Hay is for horses! This week we shifted much of our focus to investigate how animals prepare for winter, in particular, our horses! We thought about the question, How do animals stay healthy and strong? Our horses rely on us, the people who are part of our farm community, to care for them. Just like us, horses need food, shelter, water, and rest. Farm Sprouts are learning important concepts through play and authentic experiences as part of our farm community. These concepts emerge quite naturally as children discover, wonder, and explore our environment. We are observing patterns as we note similarities and differences among our plants, animals, and each other. We take care to find what is common to build connections, while celebrating differences. Did you know horses can sleep standing up? We observed this happening with our pony Sesame, who found our grooming in the sun to be quite relaxing. Some us noticed horses can change the direction of their ears so they can hear what is both in front of and behind them. We noted their feet are much different than ours. We wonder how hooves help horses navigate the world? What if horses had feet instead? Encourage your children to ask questions like these! Questioning is a scientific thinking skill we are practicing and encouraging. What does it mean to ask a question? In comparison to telling a story?
Farm Sprouts voted for curry comb or saddle upon arrival. There was a lot of interest in both objects and we had the opportunity to learn more about each! They signed in by writing the first letter or full name in the sand of a horse arena. One welcome activity supported the continuation of an area of interest for Farm Sprouts: Why do leaves change color? Farm Sprouts could take a closer look at the leaf patterns in the leaves through various means of dissection. Another activity included utilizing map-making tools and horse stamps to continue our exploration of how mapping helps us.
To prepare to visit the horses, we counted each other and the number of horses we have at Tollgate (using a photo) in a variety of languages. This season, we have Farm Sprouts who speak Spanish, Lithuanian, Korean, Hindi, and Arabic. Other languages some of us are learning include Mandarin Chinese, German, and French. Over the past weeks, we’ve been practicing numbers, greetings, and the word for tree in a variety of languages. We learned the word for horse in Spanish by greeting our horse (¡Hola, caballo!) and some also learned the Korean word for horse (말 pronounced “mal”). We’ve shared plenty of giggles this season at all of the different ways our animals communicate with us. Thank you to our amazing families who have supporting us with learning the languages they speak in their homes!
We headed for the arena where we greeted Sesame and Friday, our ponies, and Ms. Nicole, our Animal Care Coordinator. Ms. Nicole is a horse expert, so we were very appreciative of her support with the program this week. She showed us the tools we can use to groom a horse, including a curry comb and body brush. We each had a turn to groom Sesame, before turning our attention to a variety of other tasks. We had imaginary horse play items available, including a saddle, stick horses, bandanas, and ropes. Farm Sprouts learned the difference between straw and hay and could explore these materials, along with oats, in the sensory table. We also had our tree cookies available for those who were ready to glue on nature discoveries we have gathered over the past weeks. Journals and mapping tools were available to document and map our thoughts, discoveries, or environment. We identified the shape of the arena, an oval, and the shape of the horse barn, a rectangle. Farm Sprouts also rode Friday. All Farm Sprouts were adventurous as they interacted and played among some of our biggest animals at the farm! We felt grateful that we work and go to school in such a special place and showed Friday our thanks for the ride with a special rub and a healthy treat, carrot peels from our snack and apples from the orchard.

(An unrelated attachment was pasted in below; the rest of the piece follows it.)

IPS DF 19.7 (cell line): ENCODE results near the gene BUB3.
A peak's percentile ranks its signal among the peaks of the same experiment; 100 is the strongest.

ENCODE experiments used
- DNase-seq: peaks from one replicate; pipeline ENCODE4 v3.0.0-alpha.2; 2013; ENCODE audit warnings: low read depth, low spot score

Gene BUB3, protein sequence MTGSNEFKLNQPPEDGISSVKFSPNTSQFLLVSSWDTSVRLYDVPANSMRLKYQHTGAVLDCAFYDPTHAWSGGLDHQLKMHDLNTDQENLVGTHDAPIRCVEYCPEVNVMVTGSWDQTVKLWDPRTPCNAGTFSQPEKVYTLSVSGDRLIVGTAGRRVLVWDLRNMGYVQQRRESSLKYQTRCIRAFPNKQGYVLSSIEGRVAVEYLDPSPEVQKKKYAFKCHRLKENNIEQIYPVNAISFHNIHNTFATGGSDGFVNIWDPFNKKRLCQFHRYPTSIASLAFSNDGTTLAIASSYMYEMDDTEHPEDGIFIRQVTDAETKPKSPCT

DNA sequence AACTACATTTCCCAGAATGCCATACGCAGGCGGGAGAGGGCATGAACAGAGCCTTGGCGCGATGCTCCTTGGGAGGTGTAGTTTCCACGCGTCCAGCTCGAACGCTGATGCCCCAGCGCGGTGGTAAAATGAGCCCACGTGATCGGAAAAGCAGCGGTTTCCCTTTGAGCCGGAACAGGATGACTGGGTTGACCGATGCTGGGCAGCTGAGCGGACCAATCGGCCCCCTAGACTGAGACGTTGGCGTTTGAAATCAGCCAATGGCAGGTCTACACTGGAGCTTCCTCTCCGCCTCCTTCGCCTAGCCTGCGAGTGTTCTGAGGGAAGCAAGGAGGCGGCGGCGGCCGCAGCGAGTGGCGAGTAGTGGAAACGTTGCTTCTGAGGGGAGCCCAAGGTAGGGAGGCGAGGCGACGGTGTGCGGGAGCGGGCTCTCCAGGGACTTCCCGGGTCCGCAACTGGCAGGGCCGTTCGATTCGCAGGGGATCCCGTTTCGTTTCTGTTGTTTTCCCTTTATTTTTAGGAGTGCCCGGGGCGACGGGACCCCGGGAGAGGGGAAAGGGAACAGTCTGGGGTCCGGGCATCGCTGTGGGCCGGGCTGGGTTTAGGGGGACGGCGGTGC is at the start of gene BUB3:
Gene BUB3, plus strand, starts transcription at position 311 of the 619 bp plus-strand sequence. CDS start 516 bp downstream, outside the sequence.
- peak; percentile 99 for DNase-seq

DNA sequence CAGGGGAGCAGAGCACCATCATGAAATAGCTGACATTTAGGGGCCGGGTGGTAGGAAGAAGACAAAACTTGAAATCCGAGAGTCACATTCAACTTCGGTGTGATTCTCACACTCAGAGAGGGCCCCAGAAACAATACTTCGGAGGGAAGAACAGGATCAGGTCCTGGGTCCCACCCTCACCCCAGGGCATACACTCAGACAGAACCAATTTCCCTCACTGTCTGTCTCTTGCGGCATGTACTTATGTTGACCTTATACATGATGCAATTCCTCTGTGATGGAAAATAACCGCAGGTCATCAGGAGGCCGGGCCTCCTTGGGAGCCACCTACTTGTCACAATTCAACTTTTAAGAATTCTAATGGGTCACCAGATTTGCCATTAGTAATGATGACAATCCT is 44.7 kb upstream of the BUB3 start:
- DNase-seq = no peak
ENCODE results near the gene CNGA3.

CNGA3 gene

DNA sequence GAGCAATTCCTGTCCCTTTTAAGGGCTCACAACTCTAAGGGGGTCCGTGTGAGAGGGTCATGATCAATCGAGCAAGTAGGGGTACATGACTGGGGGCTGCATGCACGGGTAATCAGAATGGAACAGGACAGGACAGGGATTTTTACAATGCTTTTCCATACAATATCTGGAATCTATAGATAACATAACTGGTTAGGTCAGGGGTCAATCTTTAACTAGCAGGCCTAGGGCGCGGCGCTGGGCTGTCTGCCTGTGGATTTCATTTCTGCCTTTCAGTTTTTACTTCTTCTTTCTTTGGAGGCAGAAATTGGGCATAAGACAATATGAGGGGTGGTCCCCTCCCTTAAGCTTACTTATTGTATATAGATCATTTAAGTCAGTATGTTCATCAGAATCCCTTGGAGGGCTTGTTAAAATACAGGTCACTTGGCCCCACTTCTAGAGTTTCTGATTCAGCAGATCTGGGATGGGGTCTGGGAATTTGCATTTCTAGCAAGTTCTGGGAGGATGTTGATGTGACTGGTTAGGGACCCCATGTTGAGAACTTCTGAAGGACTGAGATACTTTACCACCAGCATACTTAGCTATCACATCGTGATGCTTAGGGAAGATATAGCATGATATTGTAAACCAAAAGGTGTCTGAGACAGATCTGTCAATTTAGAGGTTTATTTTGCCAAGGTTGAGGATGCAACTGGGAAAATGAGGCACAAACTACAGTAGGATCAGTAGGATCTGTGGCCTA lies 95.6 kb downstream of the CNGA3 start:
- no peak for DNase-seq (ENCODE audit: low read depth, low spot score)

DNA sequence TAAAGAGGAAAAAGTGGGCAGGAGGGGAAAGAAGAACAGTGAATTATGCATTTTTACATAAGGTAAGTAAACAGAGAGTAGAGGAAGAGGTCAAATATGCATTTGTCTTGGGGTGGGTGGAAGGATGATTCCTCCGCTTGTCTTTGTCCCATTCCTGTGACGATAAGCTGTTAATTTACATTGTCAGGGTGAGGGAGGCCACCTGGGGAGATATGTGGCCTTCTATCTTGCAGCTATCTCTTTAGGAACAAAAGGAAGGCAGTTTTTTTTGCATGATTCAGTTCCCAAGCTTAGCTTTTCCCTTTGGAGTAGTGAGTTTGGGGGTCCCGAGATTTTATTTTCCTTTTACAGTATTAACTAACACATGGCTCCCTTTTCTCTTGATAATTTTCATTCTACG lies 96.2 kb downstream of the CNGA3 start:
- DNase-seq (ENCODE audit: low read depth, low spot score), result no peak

We were now ready for and had earned a snack break of our own. We washed up our dirty hands and hiked down to the animal barn to munch a carrot and read to our rabbits. We read, Duck! Rabbit! by Amy Krouse Rosenthal, a book that had us considering perspective, point of view, and open-mindedness. Those of us who rode a horse had earlier marveled at how the farm looked quite different from up in the saddle versus down in the sand. We greeted a few of our other animals as well before wrapping up a big day.
“The wider the range of possibilities we offer children, the more intense will be their motivations and the richer their experiences.” – Loris Malaguzzi